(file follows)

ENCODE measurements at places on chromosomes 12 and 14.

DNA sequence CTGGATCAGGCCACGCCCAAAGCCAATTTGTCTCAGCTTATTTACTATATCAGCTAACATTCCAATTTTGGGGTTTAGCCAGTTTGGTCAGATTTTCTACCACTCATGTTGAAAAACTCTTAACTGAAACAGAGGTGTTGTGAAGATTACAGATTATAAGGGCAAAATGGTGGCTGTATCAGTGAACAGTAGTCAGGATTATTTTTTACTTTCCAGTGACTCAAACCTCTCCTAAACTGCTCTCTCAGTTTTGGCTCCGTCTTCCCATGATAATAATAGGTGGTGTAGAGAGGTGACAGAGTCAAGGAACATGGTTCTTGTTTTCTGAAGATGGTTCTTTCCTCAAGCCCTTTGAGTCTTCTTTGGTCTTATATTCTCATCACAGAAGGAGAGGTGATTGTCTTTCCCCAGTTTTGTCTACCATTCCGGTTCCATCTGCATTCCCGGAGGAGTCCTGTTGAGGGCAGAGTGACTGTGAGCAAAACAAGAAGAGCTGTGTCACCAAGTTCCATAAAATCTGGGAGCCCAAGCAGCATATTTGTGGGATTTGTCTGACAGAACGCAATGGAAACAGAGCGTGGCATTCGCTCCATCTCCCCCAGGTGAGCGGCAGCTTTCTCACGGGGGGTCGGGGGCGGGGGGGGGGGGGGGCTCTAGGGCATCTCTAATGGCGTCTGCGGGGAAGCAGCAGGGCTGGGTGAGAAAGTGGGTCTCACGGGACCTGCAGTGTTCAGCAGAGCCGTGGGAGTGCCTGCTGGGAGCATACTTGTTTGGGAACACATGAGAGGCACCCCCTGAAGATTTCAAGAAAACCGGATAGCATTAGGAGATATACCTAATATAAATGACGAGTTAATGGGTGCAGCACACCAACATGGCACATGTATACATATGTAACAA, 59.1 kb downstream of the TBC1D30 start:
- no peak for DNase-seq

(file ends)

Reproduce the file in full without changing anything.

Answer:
ENCODE measurements at places on chromosomes 12 and 14.

DNA sequence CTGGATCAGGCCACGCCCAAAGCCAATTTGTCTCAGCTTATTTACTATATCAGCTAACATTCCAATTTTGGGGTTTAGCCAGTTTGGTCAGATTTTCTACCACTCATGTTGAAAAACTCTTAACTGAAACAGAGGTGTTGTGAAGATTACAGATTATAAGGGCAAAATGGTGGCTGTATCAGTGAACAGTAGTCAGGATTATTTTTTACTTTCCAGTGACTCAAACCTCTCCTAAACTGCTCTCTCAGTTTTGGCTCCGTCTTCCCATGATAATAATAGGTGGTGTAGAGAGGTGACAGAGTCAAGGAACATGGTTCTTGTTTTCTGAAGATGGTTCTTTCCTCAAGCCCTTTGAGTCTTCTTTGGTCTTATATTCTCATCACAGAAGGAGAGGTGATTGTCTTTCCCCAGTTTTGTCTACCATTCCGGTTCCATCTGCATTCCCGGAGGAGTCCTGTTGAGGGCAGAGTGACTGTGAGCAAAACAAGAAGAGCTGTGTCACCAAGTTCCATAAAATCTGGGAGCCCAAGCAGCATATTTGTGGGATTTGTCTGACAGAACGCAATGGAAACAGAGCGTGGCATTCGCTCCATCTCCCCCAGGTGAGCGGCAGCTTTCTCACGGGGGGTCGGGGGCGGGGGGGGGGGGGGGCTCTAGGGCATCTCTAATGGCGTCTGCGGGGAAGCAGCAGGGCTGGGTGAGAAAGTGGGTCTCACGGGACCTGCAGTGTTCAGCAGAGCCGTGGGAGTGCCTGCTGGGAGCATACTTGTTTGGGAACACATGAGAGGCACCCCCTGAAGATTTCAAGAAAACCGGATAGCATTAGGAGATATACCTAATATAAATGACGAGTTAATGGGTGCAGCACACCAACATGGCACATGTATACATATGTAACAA, 59.1 kb downstream of the TBC1D30 start:
- no peak for DNase-seq